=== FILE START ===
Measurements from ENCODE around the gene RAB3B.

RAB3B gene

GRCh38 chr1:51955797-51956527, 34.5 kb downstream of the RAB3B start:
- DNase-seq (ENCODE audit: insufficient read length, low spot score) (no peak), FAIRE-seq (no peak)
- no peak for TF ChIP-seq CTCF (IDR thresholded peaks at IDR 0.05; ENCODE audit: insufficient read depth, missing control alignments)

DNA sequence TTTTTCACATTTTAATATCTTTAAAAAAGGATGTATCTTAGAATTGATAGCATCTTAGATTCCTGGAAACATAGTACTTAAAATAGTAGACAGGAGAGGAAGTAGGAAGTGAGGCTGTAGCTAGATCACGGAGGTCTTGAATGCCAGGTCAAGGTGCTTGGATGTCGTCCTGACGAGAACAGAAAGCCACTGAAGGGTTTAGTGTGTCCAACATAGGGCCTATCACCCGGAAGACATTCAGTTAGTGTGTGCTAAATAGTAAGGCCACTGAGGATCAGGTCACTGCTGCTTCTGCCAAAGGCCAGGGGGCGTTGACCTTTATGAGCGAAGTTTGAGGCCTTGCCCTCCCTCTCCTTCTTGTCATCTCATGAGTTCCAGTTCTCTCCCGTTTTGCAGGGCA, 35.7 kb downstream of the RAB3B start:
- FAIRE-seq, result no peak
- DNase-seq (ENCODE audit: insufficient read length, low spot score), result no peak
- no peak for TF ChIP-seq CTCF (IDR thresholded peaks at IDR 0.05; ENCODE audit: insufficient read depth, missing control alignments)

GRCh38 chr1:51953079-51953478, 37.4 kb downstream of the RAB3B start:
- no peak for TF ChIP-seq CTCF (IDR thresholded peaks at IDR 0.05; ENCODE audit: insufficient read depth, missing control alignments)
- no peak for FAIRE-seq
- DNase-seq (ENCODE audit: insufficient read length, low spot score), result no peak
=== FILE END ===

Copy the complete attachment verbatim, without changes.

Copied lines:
Measurements from ENCODE around the gene RAB3B.

RAB3B gene

GRCh38 chr1:51955797-51956527, 34.5 kb downstream of the RAB3B start:
- DNase-seq (ENCODE audit: insufficient read length, low spot score) (no peak), FAIRE-seq (no peak)
- no peak for TF ChIP-seq CTCF (IDR thresholded peaks at IDR 0.05; ENCODE audit: insufficient read depth, missing control alignments)

DNA sequence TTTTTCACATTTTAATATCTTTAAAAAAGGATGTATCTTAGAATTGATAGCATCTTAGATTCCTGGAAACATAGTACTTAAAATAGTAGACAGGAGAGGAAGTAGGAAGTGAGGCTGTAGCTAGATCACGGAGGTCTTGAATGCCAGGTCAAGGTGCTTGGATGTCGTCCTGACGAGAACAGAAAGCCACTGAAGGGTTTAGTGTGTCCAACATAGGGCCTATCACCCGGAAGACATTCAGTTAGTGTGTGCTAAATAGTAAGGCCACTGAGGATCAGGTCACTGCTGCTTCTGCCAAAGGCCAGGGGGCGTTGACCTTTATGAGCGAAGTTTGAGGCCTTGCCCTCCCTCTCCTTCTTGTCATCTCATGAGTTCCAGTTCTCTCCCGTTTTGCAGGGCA, 35.7 kb downstream of the RAB3B start:
- FAIRE-seq, result no peak
- DNase-seq (ENCODE audit: insufficient read length, low spot score), result no peak
- no peak for TF ChIP-seq CTCF (IDR thresholded peaks at IDR 0.05; ENCODE audit: insufficient read depth, missing control alignments)

GRCh38 chr1:51953079-51953478, 37.4 kb downstream of the RAB3B start:
- no peak for TF ChIP-seq CTCF (IDR thresholded peaks at IDR 0.05; ENCODE audit: insufficient read depth, missing control alignments)
- no peak for FAIRE-seq
- DNase-seq (ENCODE audit: insufficient read length, low spot score), result no peak